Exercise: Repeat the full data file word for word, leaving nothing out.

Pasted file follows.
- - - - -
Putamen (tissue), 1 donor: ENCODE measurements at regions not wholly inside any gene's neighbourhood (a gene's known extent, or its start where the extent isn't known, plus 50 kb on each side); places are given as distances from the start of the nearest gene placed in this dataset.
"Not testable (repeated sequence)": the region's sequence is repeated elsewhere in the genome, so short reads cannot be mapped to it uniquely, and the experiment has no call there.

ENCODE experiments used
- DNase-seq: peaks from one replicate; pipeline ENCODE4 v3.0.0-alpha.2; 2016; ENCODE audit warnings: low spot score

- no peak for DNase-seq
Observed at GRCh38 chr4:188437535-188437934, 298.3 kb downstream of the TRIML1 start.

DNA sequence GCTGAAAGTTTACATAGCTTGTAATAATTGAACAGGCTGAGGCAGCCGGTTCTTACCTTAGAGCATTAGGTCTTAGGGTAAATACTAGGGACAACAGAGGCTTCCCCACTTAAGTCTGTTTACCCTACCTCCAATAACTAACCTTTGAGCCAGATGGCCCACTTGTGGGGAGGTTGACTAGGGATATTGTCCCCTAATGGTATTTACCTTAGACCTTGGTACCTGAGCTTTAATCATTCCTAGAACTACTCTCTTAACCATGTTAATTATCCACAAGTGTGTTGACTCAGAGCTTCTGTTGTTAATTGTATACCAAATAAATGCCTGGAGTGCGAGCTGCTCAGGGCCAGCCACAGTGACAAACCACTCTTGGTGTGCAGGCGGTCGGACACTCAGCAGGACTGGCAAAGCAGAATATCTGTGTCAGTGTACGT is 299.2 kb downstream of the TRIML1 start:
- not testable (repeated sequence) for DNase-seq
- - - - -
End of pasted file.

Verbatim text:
Putamen (tissue), 1 donor: ENCODE measurements at regions not wholly inside any gene's neighbourhood (a gene's known extent, or its start where the extent isn't known, plus 50 kb on each side); places are given as distances from the start of the nearest gene placed in this dataset.
"Not testable (repeated sequence)": the region's sequence is repeated elsewhere in the genome, so short reads cannot be mapped to it uniquely, and the experiment has no call there.

ENCODE experiments used
- DNase-seq: peaks from one replicate; pipeline ENCODE4 v3.0.0-alpha.2; 2016; ENCODE audit warnings: low spot score

- no peak for DNase-seq
Observed at GRCh38 chr4:188437535-188437934, 298.3 kb downstream of the TRIML1 start.

DNA sequence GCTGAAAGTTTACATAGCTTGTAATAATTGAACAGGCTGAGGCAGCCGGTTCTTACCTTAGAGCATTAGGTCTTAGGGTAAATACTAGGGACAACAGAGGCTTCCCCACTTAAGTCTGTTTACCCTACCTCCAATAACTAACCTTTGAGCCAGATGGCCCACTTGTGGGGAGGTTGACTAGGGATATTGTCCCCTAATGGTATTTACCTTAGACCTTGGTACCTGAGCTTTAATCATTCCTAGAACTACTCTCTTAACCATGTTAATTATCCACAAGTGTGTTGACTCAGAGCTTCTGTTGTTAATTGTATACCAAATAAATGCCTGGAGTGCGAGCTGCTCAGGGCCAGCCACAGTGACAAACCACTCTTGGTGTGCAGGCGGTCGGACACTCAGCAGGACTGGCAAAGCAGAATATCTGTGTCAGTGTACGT is 299.2 kb downstream of the TRIML1 start:
- not testable (repeated sequence) for DNase-seq